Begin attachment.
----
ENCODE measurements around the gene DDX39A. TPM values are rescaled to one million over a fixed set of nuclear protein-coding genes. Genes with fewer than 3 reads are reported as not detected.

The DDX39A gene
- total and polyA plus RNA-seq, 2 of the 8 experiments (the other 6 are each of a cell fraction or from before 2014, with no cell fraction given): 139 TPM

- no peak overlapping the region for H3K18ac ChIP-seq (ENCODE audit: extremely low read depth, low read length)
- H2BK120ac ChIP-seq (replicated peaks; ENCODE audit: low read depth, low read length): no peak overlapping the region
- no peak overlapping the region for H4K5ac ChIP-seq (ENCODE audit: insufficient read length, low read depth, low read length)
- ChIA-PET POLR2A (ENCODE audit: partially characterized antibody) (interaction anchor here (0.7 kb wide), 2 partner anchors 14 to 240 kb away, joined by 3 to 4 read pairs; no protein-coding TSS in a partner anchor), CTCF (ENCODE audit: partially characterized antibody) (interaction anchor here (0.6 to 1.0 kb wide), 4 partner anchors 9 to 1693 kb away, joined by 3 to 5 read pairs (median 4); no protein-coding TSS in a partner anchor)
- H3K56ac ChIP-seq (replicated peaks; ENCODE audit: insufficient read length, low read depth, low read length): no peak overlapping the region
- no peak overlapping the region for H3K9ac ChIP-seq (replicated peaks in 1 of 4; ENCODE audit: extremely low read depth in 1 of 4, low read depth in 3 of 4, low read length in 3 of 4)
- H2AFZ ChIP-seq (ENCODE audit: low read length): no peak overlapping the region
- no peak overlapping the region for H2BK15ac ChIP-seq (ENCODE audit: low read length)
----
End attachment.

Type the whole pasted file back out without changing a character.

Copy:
ENCODE measurements around the gene DDX39A. TPM values are rescaled to one million over a fixed set of nuclear protein-coding genes. Genes with fewer than 3 reads are reported as not detected.

The DDX39A gene
- total and polyA plus RNA-seq, 2 of the 8 experiments (the other 6 are each of a cell fraction or from before 2014, with no cell fraction given): 139 TPM

- no peak overlapping the region for H3K18ac ChIP-seq (ENCODE audit: extremely low read depth, low read length)
- H2BK120ac ChIP-seq (replicated peaks; ENCODE audit: low read depth, low read length): no peak overlapping the region
- no peak overlapping the region for H4K5ac ChIP-seq (ENCODE audit: insufficient read length, low read depth, low read length)
- ChIA-PET POLR2A (ENCODE audit: partially characterized antibody) (interaction anchor here (0.7 kb wide), 2 partner anchors 14 to 240 kb away, joined by 3 to 4 read pairs; no protein-coding TSS in a partner anchor), CTCF (ENCODE audit: partially characterized antibody) (interaction anchor here (0.6 to 1.0 kb wide), 4 partner anchors 9 to 1693 kb away, joined by 3 to 5 read pairs (median 4); no protein-coding TSS in a partner anchor)
- H3K56ac ChIP-seq (replicated peaks; ENCODE audit: insufficient read length, low read depth, low read length): no peak overlapping the region
- no peak overlapping the region for H3K9ac ChIP-seq (replicated peaks in 1 of 4; ENCODE audit: extremely low read depth in 1 of 4, low read depth in 3 of 4, low read length in 3 of 4)
- H2AFZ ChIP-seq (ENCODE audit: low read length): no peak overlapping the region
- no peak overlapping the region for H2BK15ac ChIP-seq (ENCODE audit: low read length)